Around this time last year I made a series of video essays in collaboration with several film critics in advance of the 2012 Sight & Sound poll of all-time greatest films. One video I wasn’t able to complete in time featured Keith Uhlich, staff critic for Time Out New York, member of the New York Film Critics Circle and someone who played an essential part of my cinephile development during my New York days. One year later, on the week of his birthday, I present the results of our afternoon of filming while watching one of his all-time favorite films: Jonathan Mostow’s Breakdown.
If you raised an eyebrow or uttered a “Huh?” at that title, you share my own initial response. But that choice didn’t wholly surprise me, as Keith has arguably the most idiosyncratic tastes of any critic I know. His top ten list from the 2000s still spins my head: there’s Aqua Teen Hunger Force Colon Movie Film for Theaters; Coppola’s Youth Without Youth; Looney Tunes: Back in Action; but there are also films for which I share his passion: Miami Vice and The Mad Songs of Fernanda Hussein. But whatever his likes or dislikes, Keith doesn’t stake them for the sake of seeking fatuous attention as a contrarian. If his sensibilities are startling, they are also immensely sincere. More than just about anyone with whom I talk movies, discussing films with Keith is a bit of a gut check, often leading me to reconnect my reactions to a film, be they visceral or cerebral, to a baseline personal honesty, ignoring the nerve-numbing influence of conventional wisdom.
You can sense that naked immediacy in how Keith watches Breakdown in this video. His reactions show someone completely vulnerable and open to a film that, in his view, achieves the perfect apotheosis of classic, pre-digital Hollywood action filmmaking. Watching the video, there’s something unsettling, even obscene, in having voyeuristic access to someone in the throes of cinematic pleasure. But Keith has been able to make that enthrallment his critical métier, confronting and exploring the ineffable traumas of the cinematic senses, however irrationally pleasurable or depraved they may be, whether they be found in respectable auteur films like Fritz Lang’s Spies, Luis Bunuel’s L’age d’or or Andrei Tarkovsky’s The Mirror; unbridled pop like Step Up 3-D or Sucker Punch; or a confoundingly defiant work like The Mad Songs of Fernanda Hussein that stands doggedly apart from both mainstream and arthouse criteria for quality. It seems that for Keith, the best moments of cinema are the ones that live up to the title of Mostow’s film: breaking us down, ripping away our socially-constructed rationales and defenses, returning our cinephile identities to a neonatal state.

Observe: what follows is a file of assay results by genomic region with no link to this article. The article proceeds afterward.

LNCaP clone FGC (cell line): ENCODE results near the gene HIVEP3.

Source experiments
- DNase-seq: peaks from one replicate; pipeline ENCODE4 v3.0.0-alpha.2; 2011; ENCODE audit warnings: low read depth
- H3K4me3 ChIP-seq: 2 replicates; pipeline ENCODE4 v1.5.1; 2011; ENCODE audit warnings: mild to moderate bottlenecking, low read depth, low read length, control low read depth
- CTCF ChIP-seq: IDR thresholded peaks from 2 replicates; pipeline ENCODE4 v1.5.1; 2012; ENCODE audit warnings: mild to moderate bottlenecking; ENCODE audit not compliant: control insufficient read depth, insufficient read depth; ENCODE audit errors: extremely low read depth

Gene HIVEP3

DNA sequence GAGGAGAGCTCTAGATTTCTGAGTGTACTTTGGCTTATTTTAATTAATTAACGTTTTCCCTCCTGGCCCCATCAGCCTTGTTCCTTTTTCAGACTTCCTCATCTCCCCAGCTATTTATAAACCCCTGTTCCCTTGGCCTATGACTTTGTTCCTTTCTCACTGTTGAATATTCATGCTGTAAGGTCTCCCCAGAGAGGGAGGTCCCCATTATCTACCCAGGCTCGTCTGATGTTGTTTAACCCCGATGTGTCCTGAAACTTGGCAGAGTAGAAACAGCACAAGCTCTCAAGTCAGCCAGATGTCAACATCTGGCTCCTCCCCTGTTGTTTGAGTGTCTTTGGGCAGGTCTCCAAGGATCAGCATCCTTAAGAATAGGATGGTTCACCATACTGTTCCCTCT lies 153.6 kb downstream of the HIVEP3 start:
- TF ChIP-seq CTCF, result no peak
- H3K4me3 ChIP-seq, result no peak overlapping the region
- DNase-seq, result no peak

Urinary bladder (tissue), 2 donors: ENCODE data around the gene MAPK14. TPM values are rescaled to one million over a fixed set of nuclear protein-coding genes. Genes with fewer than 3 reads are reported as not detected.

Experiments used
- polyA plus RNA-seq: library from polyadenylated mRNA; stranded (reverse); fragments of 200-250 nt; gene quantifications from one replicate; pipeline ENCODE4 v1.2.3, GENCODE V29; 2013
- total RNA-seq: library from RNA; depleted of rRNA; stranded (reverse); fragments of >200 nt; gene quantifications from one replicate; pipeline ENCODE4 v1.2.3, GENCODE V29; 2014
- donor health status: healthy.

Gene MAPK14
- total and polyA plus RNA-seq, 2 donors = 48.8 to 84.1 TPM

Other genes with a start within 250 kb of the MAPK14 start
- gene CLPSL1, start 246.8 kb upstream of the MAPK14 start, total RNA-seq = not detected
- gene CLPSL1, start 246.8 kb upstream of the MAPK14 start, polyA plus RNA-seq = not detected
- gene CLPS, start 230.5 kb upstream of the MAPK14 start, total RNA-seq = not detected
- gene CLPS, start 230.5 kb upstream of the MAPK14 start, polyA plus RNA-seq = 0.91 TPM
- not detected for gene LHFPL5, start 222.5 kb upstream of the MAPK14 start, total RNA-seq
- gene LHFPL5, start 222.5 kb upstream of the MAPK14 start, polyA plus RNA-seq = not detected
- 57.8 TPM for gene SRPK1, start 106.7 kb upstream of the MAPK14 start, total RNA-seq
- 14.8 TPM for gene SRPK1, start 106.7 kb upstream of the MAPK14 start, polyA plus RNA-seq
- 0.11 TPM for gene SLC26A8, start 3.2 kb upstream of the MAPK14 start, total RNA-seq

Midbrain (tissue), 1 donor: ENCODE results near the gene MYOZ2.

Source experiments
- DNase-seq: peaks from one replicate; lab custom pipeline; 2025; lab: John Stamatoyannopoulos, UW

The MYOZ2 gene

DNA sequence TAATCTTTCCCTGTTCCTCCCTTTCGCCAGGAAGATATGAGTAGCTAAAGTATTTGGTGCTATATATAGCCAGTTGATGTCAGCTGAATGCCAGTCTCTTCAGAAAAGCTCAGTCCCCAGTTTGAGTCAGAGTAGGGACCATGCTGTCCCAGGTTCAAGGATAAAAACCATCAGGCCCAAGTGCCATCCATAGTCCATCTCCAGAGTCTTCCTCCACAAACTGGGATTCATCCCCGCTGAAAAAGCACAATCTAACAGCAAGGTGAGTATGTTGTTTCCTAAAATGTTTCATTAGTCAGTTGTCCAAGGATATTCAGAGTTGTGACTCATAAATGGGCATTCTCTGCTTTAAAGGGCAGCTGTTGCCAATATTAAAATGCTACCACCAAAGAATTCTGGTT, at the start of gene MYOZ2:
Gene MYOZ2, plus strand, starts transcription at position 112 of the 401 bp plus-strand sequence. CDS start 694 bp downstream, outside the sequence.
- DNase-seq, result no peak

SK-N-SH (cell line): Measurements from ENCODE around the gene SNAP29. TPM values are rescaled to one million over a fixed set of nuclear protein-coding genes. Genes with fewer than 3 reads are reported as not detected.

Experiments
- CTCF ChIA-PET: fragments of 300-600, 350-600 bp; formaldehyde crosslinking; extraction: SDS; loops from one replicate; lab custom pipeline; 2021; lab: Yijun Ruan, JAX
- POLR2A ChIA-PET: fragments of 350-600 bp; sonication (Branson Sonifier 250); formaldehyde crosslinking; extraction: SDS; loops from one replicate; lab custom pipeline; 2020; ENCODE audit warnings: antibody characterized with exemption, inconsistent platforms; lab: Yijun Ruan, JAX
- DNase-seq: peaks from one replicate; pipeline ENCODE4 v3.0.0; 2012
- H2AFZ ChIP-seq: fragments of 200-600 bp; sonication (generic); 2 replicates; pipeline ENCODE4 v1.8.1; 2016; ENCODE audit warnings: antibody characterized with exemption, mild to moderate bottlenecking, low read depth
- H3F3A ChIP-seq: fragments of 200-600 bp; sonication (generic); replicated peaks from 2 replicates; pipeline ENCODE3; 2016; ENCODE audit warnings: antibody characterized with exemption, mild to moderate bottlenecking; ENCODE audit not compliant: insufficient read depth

Video: Keith Uhlich’s Cinema Breakdown
The setting of our video, Keith’s living room, is fitting for this public record of a private viewing, as it’s where I first emerged as a cinephile debutante into the real-life social circles of New York cinephilia. Keith invited me there shortly after we first met during the legendary 2005 Mikio Naruse retrospective at New York’s Film Forum. In the beautiful Brooklyn brownstone he shares with Dan Callahan, a formidable critic in his own right, I and just about every other New York cinephile I know have enjoyed countless home screenings, as well as epic Oscar parties, holiday feasts and other occasions for gathering (if there wasn’t a proper occasion, we’d make up an improper one). Their home is where I got to first meet a number of critics I hold in high regard, and where my cinephile life escaped its confinement in anonymous screening rooms or private computer screens and immersed itself a non-virtual community of people I will forever cherish. How fitting that this was made possible by the hospitality of a consummately personal and personable lover of film.
Keith Uhlich’s Ten Greatest Films of All Time, submitted for the 2012 Sight & Sound Film Poll
Spione / Spies (1928, Fritz Lang)
L’age d’or (1930, Luis Bunuel)
The Reckless Moment (1949, Max Ophuls)
Late Chrysanthemums (1954, Mikio Naruse)
Les Demoiselles de Rochefort (1967, Jacques Demy)
The Mirror (1974, Andrei Tarkovsky)
L’Argent (1983, Robert Bresson)
Breakdown (1997, Jonathan Mostow)
The Mad Songs of Fernanda Hussein (2001, John Gianvito)
Certified Copy (2010, Abbas Kiarostami)
Kevin B. Lee is a filmmaker, critic and video essayist. Follow him on Twitter.